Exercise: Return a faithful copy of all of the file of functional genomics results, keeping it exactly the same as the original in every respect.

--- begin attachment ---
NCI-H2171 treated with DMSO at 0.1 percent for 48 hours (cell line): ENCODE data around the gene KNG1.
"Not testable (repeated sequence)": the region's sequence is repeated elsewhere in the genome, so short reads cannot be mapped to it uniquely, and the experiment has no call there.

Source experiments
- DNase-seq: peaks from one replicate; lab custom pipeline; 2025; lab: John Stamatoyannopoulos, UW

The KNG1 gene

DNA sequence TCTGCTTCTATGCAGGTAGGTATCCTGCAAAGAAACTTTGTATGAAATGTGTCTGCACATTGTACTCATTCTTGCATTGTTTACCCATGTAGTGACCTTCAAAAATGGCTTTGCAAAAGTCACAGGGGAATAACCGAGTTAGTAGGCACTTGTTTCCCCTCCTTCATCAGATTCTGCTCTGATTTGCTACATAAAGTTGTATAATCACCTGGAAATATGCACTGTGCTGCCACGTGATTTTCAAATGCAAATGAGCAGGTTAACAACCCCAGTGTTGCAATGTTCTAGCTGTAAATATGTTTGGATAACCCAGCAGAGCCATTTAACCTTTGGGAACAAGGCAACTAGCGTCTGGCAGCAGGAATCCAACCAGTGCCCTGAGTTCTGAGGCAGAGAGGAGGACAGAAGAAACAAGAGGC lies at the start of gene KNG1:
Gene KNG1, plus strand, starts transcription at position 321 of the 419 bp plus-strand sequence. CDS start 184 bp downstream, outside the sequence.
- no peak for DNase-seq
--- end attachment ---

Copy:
NCI-H2171 treated with DMSO at 0.1 percent for 48 hours (cell line): ENCODE data around the gene KNG1.
"Not testable (repeated sequence)": the region's sequence is repeated elsewhere in the genome, so short reads cannot be mapped to it uniquely, and the experiment has no call there.

Source experiments
- DNase-seq: peaks from one replicate; lab custom pipeline; 2025; lab: John Stamatoyannopoulos, UW

The KNG1 gene

DNA sequence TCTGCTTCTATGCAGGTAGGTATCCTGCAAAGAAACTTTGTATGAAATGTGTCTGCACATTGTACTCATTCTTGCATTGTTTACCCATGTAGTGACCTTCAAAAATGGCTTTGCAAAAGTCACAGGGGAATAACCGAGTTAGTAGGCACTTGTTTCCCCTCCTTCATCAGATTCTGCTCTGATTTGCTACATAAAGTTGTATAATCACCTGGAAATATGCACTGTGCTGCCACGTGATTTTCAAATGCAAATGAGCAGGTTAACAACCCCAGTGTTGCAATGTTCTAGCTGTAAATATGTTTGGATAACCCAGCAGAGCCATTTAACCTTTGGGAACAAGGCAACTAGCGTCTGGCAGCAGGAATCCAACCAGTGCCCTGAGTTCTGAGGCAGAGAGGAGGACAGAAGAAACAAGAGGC lies at the start of gene KNG1:
Gene KNG1, plus strand, starts transcription at position 321 of the 419 bp plus-strand sequence. CDS start 184 bp downstream, outside the sequence.
- no peak for DNase-seq